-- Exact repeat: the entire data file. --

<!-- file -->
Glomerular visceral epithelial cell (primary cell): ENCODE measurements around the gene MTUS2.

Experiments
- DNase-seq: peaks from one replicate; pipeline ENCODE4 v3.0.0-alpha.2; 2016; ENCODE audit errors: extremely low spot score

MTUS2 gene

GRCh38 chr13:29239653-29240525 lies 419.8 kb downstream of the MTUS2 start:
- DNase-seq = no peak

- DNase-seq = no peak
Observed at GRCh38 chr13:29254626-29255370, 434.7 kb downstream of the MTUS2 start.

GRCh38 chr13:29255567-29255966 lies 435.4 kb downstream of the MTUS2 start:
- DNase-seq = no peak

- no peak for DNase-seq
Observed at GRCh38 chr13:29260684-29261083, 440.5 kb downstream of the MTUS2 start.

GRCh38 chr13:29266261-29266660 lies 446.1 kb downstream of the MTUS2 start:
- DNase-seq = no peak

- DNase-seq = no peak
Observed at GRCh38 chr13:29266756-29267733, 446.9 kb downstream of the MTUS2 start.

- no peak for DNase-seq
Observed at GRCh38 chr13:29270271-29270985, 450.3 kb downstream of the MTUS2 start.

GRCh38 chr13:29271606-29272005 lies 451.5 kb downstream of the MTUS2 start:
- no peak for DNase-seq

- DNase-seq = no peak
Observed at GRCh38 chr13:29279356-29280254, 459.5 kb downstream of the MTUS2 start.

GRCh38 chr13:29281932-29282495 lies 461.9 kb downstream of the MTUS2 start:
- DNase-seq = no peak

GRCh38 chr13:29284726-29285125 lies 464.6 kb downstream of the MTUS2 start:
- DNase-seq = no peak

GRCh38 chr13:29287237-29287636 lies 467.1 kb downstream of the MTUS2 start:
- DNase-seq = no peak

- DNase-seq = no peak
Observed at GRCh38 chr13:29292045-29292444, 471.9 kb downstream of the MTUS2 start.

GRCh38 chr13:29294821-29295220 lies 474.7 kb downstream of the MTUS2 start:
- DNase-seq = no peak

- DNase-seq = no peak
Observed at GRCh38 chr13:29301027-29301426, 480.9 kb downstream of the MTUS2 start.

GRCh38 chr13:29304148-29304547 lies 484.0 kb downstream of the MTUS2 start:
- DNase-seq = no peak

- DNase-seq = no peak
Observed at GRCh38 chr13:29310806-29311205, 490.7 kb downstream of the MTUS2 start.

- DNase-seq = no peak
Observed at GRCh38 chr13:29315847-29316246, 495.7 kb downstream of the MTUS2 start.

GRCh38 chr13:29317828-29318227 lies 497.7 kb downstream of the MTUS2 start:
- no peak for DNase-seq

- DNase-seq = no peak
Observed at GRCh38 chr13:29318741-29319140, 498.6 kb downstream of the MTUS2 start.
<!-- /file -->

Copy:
Glomerular visceral epithelial cell (primary cell): ENCODE measurements around the gene MTUS2.

Experiments
- DNase-seq: peaks from one replicate; pipeline ENCODE4 v3.0.0-alpha.2; 2016; ENCODE audit errors: extremely low spot score

MTUS2 gene

GRCh38 chr13:29239653-29240525 lies 419.8 kb downstream of the MTUS2 start:
- DNase-seq = no peak

- DNase-seq = no peak
Observed at GRCh38 chr13:29254626-29255370, 434.7 kb downstream of the MTUS2 start.

GRCh38 chr13:29255567-29255966 lies 435.4 kb downstream of the MTUS2 start:
- DNase-seq = no peak

- no peak for DNase-seq
Observed at GRCh38 chr13:29260684-29261083, 440.5 kb downstream of the MTUS2 start.

GRCh38 chr13:29266261-29266660 lies 446.1 kb downstream of the MTUS2 start:
- DNase-seq = no peak

- DNase-seq = no peak
Observed at GRCh38 chr13:29266756-29267733, 446.9 kb downstream of the MTUS2 start.

- no peak for DNase-seq
Observed at GRCh38 chr13:29270271-29270985, 450.3 kb downstream of the MTUS2 start.

GRCh38 chr13:29271606-29272005 lies 451.5 kb downstream of the MTUS2 start:
- no peak for DNase-seq

- DNase-seq = no peak
Observed at GRCh38 chr13:29279356-29280254, 459.5 kb downstream of the MTUS2 start.

GRCh38 chr13:29281932-29282495 lies 461.9 kb downstream of the MTUS2 start:
- DNase-seq = no peak

GRCh38 chr13:29284726-29285125 lies 464.6 kb downstream of the MTUS2 start:
- DNase-seq = no peak

GRCh38 chr13:29287237-29287636 lies 467.1 kb downstream of the MTUS2 start:
- DNase-seq = no peak

- DNase-seq = no peak
Observed at GRCh38 chr13:29292045-29292444, 471.9 kb downstream of the MTUS2 start.

GRCh38 chr13:29294821-29295220 lies 474.7 kb downstream of the MTUS2 start:
- DNase-seq = no peak

- DNase-seq = no peak
Observed at GRCh38 chr13:29301027-29301426, 480.9 kb downstream of the MTUS2 start.

GRCh38 chr13:29304148-29304547 lies 484.0 kb downstream of the MTUS2 start:
- DNase-seq = no peak

- DNase-seq = no peak
Observed at GRCh38 chr13:29310806-29311205, 490.7 kb downstream of the MTUS2 start.

- DNase-seq = no peak
Observed at GRCh38 chr13:29315847-29316246, 495.7 kb downstream of the MTUS2 start.

GRCh38 chr13:29317828-29318227 lies 497.7 kb downstream of the MTUS2 start:
- no peak for DNase-seq

- DNase-seq = no peak
Observed at GRCh38 chr13:29318741-29319140, 498.6 kb downstream of the MTUS2 start.